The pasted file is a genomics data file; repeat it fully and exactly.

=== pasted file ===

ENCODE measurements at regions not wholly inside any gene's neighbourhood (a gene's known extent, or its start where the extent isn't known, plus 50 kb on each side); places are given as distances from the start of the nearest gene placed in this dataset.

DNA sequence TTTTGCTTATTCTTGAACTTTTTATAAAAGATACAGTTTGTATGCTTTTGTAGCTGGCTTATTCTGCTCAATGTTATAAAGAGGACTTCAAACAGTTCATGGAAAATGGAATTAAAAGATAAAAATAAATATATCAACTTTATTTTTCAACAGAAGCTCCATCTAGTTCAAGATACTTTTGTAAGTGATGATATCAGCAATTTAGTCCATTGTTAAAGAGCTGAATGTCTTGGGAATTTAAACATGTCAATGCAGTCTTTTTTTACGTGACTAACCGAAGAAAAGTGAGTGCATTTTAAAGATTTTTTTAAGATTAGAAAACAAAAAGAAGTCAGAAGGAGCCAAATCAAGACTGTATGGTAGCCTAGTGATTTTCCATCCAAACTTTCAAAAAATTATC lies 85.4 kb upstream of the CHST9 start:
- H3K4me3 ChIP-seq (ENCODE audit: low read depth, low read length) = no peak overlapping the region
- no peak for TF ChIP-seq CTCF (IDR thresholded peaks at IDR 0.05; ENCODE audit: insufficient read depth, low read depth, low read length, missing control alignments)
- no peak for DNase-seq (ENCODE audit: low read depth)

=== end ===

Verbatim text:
ENCODE measurements at regions not wholly inside any gene's neighbourhood (a gene's known extent, or its start where the extent isn't known, plus 50 kb on each side); places are given as distances from the start of the nearest gene placed in this dataset.

DNA sequence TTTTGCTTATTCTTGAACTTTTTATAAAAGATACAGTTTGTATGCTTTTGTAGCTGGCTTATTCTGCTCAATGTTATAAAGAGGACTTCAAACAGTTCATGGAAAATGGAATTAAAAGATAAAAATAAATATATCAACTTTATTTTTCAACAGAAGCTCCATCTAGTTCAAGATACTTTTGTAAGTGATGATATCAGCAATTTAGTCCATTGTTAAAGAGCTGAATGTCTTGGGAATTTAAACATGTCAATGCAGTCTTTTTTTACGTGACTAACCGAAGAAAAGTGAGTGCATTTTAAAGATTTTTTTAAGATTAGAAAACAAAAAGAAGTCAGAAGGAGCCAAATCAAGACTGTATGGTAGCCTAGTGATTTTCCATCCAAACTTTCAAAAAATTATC lies 85.4 kb upstream of the CHST9 start:
- H3K4me3 ChIP-seq (ENCODE audit: low read depth, low read length) = no peak overlapping the region
- no peak for TF ChIP-seq CTCF (IDR thresholded peaks at IDR 0.05; ENCODE audit: insufficient read depth, low read depth, low read length, missing control alignments)
- no peak for DNase-seq (ENCODE audit: low read depth)